The Nature Writers of Texas

The best nature writing from the newspaper, magazine, blog and book authors of the Lone Star State . . .

Sunday, September 12, 2004

Hateful Love Bugs are Flying
Ro Wauer, September 12, 2004, The Victoria Advocate, © 2004

Are any bugs more despised than love bugs? Even mosquitoes, cockroaches, and biting gnats are ranked lower than love bugs. It is at least true at this time of year, when billions of the little flies are flying during the daylight hours. Mosquitoes and cockroaches generally are more secretive and they are more active at night when they are not so obvious. But love bugs fly in our face as if they are trying to ruin our day. And they can come pretty close to doing just that. The front of my vehicles was literally covered with their carcasses after a recent trip to town and back. And when parked in town, they gathered around my vehicle, waiting for me, preparing to smash their little bodies into my windshield as soon as I took off. As soon as got home, I was forced to wash my vehicle, something I hate to do. The darn bugs can actually stain the paint, and they can even clog a radiator after longer drives, causing the vehicle to overheat.

However, because of my tendency to love nature in all its glory, I tried to understand the value of love bugs to the environment. Except for providing food for birds and other creatures that feed on such critters, and the fact that car wash businesses must also appreciate their existence, it was difficult. In fact, I and most of our natural world could very well get along without their existence.

Love bugs are not true bugs (order Hemiptera) at all, but are flies of the order Diptera, in the family Bobionidea. These flies are known to scientists as Pelicia neartica. They are also known as "March flies," because in most parts of the country they fly in spring and sometimes also in late summer. This year, undoubtedly because of the amount of rain we have experienced, they are flying for a second time and in much, much greater numbers than usual. These mating flights last for only four to five days, as each individual lives only two or three days. A close look at an individual will reveal a shiny black to brown creature with clear or whitish wings with yellow-brown veins and short antennae. The body measures only about a quarter of inch in length. The reason they are best known as love bugs is because the male and female are usually found hooked together, even in flight, in the act of copulation. After dark, they rest on vegetation.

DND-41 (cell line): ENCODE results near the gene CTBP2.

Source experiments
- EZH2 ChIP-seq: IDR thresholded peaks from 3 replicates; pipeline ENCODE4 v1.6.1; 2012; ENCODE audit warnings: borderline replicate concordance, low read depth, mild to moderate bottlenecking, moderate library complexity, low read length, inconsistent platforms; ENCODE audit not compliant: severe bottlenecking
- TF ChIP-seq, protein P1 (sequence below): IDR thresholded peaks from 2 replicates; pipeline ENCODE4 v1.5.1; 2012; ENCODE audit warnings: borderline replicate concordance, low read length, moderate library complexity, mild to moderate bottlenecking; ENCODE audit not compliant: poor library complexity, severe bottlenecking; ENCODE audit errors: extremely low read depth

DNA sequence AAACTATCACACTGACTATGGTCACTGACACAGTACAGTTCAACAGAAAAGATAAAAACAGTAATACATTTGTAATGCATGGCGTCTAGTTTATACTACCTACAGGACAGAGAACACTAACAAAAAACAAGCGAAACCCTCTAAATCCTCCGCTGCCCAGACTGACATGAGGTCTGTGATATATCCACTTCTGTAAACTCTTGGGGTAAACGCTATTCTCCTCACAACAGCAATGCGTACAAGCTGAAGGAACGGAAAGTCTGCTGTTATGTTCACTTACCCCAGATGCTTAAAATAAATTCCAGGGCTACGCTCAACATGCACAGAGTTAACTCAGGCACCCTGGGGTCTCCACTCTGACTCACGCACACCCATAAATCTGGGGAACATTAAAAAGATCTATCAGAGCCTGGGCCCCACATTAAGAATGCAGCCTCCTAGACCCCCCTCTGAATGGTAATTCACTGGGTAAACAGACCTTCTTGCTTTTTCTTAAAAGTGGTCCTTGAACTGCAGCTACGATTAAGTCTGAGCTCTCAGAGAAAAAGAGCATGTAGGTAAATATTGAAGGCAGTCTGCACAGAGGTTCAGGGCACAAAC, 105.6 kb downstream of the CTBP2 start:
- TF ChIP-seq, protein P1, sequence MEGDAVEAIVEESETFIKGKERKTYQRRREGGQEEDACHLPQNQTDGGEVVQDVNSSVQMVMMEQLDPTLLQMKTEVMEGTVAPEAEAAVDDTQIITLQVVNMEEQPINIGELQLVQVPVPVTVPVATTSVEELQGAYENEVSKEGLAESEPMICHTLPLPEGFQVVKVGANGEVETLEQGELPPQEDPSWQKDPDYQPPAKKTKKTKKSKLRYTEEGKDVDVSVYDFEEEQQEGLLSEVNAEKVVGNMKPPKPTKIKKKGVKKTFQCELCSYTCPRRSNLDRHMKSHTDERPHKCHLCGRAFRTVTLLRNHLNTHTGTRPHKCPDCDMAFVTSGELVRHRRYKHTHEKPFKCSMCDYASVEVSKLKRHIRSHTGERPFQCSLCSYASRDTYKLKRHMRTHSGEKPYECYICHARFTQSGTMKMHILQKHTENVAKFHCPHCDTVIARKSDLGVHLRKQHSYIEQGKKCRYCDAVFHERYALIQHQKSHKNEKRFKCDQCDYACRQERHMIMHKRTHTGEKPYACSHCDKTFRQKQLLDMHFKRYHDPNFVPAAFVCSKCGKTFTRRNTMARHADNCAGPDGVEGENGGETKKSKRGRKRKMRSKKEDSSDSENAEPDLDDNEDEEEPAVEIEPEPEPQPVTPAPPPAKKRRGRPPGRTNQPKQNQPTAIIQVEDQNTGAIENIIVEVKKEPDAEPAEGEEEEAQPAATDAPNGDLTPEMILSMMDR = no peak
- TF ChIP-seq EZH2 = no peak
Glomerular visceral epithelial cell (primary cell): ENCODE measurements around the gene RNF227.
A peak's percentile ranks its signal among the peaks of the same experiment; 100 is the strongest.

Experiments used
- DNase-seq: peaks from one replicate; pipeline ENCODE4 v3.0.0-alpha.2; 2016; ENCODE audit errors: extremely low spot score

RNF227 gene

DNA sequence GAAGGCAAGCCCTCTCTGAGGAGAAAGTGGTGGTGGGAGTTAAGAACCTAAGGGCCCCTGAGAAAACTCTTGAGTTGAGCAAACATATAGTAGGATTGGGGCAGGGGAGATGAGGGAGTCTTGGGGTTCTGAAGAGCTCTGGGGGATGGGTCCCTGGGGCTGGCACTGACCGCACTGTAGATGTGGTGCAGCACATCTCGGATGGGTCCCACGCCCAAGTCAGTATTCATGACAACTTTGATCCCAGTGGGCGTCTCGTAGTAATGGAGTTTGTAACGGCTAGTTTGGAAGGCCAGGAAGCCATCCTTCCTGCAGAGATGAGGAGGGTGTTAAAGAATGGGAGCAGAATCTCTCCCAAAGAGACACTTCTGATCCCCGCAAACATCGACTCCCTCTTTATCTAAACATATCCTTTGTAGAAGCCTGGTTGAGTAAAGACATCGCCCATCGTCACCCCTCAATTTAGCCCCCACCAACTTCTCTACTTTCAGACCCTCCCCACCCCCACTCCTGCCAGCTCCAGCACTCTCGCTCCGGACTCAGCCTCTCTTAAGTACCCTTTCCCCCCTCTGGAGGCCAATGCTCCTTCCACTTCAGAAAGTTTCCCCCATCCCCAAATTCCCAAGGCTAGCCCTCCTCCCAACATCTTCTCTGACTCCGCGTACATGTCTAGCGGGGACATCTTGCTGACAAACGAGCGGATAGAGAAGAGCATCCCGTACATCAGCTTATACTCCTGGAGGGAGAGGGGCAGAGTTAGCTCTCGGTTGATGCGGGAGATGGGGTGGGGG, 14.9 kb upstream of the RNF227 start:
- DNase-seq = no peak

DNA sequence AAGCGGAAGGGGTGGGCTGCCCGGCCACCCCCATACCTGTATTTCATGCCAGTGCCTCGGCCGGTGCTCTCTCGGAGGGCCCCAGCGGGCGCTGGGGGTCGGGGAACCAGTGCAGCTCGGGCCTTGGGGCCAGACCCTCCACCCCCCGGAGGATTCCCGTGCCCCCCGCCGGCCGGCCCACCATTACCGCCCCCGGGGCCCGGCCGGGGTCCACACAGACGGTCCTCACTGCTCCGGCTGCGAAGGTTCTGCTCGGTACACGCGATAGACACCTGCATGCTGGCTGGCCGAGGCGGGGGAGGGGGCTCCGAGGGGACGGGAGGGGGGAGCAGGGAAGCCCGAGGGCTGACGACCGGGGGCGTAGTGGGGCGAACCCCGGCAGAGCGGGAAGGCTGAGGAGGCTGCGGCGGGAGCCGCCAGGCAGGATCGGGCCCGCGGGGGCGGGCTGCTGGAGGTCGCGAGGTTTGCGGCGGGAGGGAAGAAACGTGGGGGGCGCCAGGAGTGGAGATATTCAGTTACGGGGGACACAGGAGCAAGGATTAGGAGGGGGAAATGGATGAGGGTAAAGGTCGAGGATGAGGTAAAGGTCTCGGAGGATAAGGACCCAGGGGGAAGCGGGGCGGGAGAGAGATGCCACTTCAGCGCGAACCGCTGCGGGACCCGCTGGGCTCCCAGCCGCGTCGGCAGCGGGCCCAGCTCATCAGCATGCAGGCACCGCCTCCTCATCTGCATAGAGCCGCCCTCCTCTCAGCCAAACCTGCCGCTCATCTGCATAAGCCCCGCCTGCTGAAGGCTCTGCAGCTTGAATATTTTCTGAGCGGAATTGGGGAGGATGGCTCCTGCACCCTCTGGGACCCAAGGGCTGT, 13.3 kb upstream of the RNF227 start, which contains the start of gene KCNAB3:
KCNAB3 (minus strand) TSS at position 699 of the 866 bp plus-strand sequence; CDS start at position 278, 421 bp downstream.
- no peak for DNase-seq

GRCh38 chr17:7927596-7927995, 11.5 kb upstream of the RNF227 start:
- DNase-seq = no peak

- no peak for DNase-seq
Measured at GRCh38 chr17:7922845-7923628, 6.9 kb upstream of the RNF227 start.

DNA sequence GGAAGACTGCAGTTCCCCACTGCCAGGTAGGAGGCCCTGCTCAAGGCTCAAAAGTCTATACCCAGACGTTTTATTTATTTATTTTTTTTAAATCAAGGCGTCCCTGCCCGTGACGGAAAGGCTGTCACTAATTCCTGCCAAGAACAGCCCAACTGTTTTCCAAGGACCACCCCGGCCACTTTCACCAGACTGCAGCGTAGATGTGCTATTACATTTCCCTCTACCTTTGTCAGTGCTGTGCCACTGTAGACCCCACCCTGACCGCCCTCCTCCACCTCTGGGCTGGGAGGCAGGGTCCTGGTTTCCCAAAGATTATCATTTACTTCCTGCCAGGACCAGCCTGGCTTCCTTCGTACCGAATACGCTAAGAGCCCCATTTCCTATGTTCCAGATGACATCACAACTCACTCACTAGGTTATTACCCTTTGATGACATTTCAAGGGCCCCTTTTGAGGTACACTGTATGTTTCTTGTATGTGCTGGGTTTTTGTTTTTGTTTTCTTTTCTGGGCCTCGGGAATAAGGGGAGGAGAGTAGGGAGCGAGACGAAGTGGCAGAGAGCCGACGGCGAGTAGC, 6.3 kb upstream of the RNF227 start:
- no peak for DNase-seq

Although such huge swarms of other kinds of insects often lead to damage of crops or other human products, swarms of love bugs have little negative effect other than clogging our windshields and being a terrible nuisance. They do not sting or bite. They do feed on nectar of flowers, and they can congregate in such large numbers at flowers that bees and butterflies shy away. Females lay as many as 100 to 300 eggs in loose soil. The eggs can overwinter in the soil, but hatch in spring. The larvae, that live only a week or so, feed on decaying matter and on the roots of plants. They eventually pupate and emerge as winged adults early in springtime, although not necessarily in March.

In the "Texas Bug Book," by C. Malcolm Beck and John Howard Garrett, the authors mention one benefit of love bugs. They point out that "mating love bugs actually do you a favor by smashing into the windshield... They make you stop, clean the windshield, and get a cup of coffee." Personally, I could readily give up the coffee and the opportunity to clean my windshield.

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